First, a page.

December 2008
Volume 8, Issue 17
Free
OSA Fall Vision Meeting Abstract  |   December 2008
Interocular suppression selectively affects achromatic and chromatic pathways
Author Affiliations
  • Sang Wook Hong
    Dept. Psychology, Vanderbilt University, Nashville, TN, USA
  • Randolph Blake
    Dept. Psychology, Vanderbilt University, Nashville, TN, USA
Journal of Vision December 2008, Vol.8, 13. doi:10.1167/8.17.13
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      Sang Wook Hong, Randolph Blake; Interocular suppression selectively affects achromatic and chromatic pathways. Journal of Vision 2008;8(17):13. doi: 10.1167/8.17.13.

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Abstract

Results from a series of psychophysical experiments show that interocular suppression produced by continuous flash suppression (CFS) differentially affects visual features of a target viewed by the other eye. When CFS stimuli are defined by luminance contrast, target color can be reliably identified but percent-correct discrimination of target orientation is near chance. When the colored target is moving, color identification deteriorates with motion speed but direction of motion discrimination improves with target speed. Color's immunity to suppression is also weakened when interocular suppression is induced by equiluminant CFS stimuli that presumably stimulate the chromatic pathway. These results imply that the strong interocular suppression induced by CFS may differentially operate on parvo- and magno-cellular mechanisms depending on the chromatic properties of the stimuli inducing CFS.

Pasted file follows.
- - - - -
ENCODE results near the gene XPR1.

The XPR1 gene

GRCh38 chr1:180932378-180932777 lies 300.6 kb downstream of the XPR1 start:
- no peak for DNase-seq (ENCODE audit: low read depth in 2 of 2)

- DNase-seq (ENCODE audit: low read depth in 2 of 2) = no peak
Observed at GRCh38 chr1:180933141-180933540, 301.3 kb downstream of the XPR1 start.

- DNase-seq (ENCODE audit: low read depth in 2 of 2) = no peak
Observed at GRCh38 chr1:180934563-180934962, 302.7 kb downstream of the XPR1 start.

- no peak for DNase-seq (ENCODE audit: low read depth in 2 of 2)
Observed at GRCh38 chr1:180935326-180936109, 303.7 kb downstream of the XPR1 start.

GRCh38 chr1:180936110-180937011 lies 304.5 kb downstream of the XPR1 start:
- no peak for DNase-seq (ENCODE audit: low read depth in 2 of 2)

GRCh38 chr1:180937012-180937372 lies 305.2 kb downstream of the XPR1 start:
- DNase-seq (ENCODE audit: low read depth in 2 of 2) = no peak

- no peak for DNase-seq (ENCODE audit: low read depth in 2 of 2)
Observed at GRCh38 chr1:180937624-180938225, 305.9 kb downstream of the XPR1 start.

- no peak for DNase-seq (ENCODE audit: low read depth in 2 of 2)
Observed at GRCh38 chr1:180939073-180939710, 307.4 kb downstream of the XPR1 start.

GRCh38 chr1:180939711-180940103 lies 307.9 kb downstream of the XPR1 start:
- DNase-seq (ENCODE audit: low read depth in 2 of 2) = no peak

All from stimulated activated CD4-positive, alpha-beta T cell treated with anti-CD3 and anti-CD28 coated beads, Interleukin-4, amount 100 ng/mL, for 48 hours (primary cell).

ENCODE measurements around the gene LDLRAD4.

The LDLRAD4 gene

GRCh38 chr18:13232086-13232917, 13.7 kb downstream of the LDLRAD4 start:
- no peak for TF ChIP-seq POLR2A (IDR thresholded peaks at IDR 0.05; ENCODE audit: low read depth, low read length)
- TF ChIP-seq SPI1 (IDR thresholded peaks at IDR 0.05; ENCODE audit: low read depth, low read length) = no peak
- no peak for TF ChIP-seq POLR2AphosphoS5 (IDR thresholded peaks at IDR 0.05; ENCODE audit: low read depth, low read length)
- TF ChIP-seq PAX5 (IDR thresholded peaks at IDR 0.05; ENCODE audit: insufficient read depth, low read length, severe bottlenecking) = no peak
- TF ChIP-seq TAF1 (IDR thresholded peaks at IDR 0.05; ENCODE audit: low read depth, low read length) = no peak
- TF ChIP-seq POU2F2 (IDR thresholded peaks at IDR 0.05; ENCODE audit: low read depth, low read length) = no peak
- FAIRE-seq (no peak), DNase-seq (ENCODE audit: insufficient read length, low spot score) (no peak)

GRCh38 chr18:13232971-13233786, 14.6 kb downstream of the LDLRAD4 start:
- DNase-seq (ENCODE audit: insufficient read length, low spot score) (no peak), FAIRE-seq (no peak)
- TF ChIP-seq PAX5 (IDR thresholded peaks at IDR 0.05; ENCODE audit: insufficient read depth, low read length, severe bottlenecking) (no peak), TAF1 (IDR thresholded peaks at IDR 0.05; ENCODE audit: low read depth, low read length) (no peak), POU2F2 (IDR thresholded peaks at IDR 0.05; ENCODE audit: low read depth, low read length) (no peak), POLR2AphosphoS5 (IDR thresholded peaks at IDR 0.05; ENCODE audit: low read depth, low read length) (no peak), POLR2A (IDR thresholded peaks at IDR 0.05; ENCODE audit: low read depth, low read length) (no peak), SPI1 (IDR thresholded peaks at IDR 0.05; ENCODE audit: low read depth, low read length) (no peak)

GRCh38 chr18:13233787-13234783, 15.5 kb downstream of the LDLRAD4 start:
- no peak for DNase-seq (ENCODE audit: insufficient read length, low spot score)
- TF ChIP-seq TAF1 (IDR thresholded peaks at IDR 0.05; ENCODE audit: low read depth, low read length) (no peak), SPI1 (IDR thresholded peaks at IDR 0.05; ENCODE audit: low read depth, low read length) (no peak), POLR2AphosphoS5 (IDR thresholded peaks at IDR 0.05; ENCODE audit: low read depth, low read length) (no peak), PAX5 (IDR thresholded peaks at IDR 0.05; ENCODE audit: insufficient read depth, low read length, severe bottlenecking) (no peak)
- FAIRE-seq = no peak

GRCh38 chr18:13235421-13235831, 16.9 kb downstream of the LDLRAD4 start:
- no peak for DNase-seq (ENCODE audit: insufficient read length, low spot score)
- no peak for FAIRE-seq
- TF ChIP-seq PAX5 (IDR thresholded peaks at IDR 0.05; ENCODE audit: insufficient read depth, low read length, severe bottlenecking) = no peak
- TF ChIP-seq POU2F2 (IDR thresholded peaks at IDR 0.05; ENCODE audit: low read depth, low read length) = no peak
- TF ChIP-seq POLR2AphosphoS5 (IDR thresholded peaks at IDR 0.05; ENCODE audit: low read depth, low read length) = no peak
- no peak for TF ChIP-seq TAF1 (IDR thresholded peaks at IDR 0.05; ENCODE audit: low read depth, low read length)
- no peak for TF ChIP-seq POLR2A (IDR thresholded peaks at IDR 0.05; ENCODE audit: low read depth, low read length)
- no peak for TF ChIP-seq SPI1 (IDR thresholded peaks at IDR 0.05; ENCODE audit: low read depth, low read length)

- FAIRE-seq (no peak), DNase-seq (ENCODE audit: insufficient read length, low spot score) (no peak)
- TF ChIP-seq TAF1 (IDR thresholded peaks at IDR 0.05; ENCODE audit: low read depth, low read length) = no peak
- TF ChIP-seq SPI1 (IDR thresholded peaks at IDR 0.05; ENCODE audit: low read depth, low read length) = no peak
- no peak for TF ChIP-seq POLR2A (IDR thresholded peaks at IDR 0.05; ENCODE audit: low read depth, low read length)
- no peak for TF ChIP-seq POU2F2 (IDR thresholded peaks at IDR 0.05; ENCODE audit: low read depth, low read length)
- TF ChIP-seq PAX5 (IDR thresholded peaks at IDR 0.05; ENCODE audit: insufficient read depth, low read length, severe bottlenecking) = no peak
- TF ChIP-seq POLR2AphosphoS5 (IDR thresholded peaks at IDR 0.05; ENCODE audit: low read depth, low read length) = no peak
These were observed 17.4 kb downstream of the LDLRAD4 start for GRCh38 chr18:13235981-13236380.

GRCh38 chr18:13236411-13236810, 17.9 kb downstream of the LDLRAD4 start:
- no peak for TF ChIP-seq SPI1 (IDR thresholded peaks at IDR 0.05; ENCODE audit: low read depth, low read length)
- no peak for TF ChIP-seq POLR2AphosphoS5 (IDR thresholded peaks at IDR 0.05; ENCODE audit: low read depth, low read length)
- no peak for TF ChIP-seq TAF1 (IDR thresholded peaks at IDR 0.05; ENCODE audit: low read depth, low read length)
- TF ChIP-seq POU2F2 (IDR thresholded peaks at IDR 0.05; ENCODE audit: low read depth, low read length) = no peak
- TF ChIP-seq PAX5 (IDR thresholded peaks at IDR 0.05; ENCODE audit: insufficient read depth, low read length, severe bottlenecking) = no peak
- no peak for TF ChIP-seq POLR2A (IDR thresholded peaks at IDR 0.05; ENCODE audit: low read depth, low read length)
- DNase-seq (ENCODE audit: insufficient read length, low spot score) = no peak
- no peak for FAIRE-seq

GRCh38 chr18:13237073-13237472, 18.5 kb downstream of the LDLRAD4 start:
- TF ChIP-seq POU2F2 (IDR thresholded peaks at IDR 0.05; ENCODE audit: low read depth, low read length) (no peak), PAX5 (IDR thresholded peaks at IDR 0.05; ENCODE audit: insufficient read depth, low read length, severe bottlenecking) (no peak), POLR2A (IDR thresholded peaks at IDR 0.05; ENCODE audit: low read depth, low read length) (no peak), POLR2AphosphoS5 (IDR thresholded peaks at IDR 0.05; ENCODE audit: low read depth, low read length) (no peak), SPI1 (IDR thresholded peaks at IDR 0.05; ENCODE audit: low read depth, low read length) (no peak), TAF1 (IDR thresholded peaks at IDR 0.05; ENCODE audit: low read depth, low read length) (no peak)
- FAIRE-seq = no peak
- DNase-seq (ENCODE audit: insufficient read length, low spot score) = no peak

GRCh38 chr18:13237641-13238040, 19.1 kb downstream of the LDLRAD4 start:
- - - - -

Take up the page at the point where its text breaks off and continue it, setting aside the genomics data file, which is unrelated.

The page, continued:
Hong, S. W. Blake, R. (2008). Interocular suppression selectively affects achromatic and chromatic pathways [Abstract]. Journal of Vision, 8(17):13, 13a, http://journalofvision.org/8/17/13/, doi:10.1167/8.17.13. [CrossRef]
Footnotes
 Supported by EY13358.
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